6 min read | 8 May, 2020 By Ian Windle
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There has never been a more important time in modern history to show strong leadership.
Five weeks into the COVID-19 lockdown and the media – not surprisingly – has gone into overdrive.
The sheer volume of new information published online and shared among business contacts and friends is staggering and there is no shame in admitting that it can be overwhelming.Sometimes it can be difficult to know what to believe and where to turn at the moment and although many of your people may be coping well, others may be less so.
They are looking for guidance, they are looking for inspiration, they are looking for leadership.
So, as business leaders, what should we do? In this article, I’m exploring the different types of leadership that are required at the moment.
These are my recommendations for overcoming challenges and providing strong leadership over the coming months:
In a new book by Patrick Lencioni – The Motive – he observes that business leaders need to be the company Chief Repeating Officer (CRO), the role of which is to see how much information people require at the moment.
As the government are holding daily TV briefings about the crisis at the moment, so too do you need to be doing the same.
I have spoken to various business leaders recently who have set up Coronavirus Actions Groups which take place on a daily basis.
Through these, CEOs can communicate with their senior managers and make decisions quickly as circumstances change and new challenges arise.
The need for agility and swift, effective decision making has never been as important and it’s essential that everyone is very clear about their roles and responsibilities, especially as they need to change.
Steaming live video, WhatsApp conferences and group messaging are not new but for the moment, they are essential for bringing disparate team members together and ensuring information flows between them.
Developing a strategic battle plan is a good start. Its vital that everyone at every level in the company is aware of the plan and how this affects them.
Many people are naturally anxious about their roles and the companies they work for at the moment and they need to feel part of planning process and have a clear idea of what their leaders are doing to move forward.
With people feeling anxious about their roles at the moment, they need reassurance that they are going to get through this.
People will long remember those employers who treated them poorly in these tough times and are highly likely to vote with their feet after the crisis has abated if they feel they have been mistreated.
The challenges involved in keeping going and reacting to developments quickly as they happen but leaders but also remember to plan for the future and share their strategies and tactics with people.
This is a bleak time and people need to know how you as a leader are planning to emerge on the other side of the crisis. This fosters optimism and positivity; these are key to morale at the moment.
Businesses with strong values that are regularly communicated and demonstrated to people are in a strong position.
Value driven businesses resonate with their own people plus their wider business contacts. But look at your values and ask what do they tell you? If they are about honesty and transparency then demonstrate that, if they are about Teamwork, then show that in action.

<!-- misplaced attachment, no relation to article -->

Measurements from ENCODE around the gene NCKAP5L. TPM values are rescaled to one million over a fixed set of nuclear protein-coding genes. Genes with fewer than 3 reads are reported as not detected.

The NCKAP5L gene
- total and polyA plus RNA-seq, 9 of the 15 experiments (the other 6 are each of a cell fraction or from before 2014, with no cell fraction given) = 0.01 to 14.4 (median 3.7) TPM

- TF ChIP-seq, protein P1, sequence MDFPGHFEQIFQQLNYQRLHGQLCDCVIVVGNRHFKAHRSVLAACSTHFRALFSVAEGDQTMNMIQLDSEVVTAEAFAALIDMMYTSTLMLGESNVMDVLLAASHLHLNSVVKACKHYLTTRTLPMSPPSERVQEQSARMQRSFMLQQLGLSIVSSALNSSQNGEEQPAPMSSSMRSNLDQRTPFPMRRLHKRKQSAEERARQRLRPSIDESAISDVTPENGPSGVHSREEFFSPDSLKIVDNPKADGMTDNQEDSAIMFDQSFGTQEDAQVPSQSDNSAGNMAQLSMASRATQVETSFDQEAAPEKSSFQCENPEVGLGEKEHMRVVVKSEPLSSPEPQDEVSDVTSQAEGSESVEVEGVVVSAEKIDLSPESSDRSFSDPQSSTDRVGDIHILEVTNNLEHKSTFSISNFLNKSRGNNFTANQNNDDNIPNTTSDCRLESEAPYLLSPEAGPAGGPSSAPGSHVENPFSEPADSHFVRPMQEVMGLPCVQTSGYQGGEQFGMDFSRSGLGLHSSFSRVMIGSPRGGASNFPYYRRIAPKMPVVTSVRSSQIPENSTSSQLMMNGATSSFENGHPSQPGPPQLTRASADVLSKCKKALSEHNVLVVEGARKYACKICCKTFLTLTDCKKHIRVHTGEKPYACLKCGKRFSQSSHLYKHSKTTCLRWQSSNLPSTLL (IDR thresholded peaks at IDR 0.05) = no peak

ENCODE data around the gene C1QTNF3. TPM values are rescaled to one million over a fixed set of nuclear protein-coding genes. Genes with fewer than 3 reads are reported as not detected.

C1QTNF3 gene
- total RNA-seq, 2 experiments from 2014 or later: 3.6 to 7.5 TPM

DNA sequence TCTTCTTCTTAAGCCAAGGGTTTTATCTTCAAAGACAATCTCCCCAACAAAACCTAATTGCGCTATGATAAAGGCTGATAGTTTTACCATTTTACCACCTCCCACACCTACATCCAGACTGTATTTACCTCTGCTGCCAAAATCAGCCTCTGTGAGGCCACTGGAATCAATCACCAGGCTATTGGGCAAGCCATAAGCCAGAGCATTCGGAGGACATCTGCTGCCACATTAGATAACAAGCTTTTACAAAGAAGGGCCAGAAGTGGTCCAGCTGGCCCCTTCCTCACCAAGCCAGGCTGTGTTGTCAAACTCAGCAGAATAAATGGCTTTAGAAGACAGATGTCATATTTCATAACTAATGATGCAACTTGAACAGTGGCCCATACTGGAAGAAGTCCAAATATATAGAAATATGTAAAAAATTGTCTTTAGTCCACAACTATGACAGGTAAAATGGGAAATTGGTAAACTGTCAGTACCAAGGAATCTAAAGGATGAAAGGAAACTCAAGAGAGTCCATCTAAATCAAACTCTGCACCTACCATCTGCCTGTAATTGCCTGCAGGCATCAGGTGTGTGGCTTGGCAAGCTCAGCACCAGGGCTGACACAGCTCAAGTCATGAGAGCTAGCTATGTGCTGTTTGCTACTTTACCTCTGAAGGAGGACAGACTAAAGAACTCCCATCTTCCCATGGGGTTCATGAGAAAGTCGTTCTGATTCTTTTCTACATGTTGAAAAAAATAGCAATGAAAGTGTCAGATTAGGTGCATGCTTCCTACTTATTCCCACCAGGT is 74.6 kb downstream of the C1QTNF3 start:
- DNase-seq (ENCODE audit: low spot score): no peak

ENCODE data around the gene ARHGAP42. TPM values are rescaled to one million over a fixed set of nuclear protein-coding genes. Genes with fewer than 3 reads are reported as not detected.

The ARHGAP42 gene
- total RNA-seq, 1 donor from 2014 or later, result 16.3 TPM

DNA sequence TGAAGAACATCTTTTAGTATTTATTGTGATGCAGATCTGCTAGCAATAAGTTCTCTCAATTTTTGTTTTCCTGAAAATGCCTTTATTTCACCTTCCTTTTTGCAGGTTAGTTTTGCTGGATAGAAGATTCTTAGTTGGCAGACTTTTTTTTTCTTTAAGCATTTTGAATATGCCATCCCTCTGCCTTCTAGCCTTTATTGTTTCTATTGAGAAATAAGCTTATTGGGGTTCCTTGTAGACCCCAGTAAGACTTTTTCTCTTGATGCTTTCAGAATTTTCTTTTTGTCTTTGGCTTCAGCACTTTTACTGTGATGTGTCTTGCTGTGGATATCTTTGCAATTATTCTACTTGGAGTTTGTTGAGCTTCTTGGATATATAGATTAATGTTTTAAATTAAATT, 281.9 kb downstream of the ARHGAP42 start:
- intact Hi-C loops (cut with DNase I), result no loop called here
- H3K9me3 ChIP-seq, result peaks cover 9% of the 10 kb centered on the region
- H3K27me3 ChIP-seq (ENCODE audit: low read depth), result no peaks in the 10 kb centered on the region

Your senior management team must really step up. Very regular meetings to get complete clarity and alignment about what you are doing.
The regular messaging that goes out is critical. At the end of every meeting agree what the messaging is, who will say it, the tone you will use, the channels you will use. Everyone must be singing from the same hymn sheet!
People will take inspiration from you and how you are viewing the situation, how you are acting, what you are saying. You need to create a mentality that ‘we are all in this together.’
Demonstrating that you care about your people at the moment is so much more important than simply feeling it.
It has to be visible to everyone and people will take inspiration from you, how you are viewing the situation and acting towards people.
Empathy and understanding everything. So called ‘soft’ skill are in fact power skills which are key to keeping people engaged and enthusiastic anything they are going through.
This means checking on people – especially those who are currently isolated or suffering from greater levels of anxiety then others. It’s a time to reach out to people and recreate ‘The Dunkirk Spirit’.
John Kotter’s 8 step change management process is incredibly useful now. This is well established and widely used roadmap that ensure changes are made smoothly in a controlled and organised way.
With necessity often said to be the mother of invention, how can your business adapt and even benefit from the situation? Is there anything more in terms of your products and services you could be offering your customers?
A number of pubs have started providing home food deliveries and a Scottish gin distillery is now using their alcohol and make much-needed hand gel.
Businesses which are seen to be opportunistic at the moment will be long-remembered and for all the wrong reasons. Those who provide needed and wanted products and services that make a positive difference to people’s lives will be appreciated and remembered for all the right reasons.
Somehow, through all the noise, you are the one who needs to keep a cool head. You must show that you are in control, that it can all be achieved, that nothing is impossible.
Look after yourself and your team, build in downtime, relax when you can or you’ll be no use to anyone!
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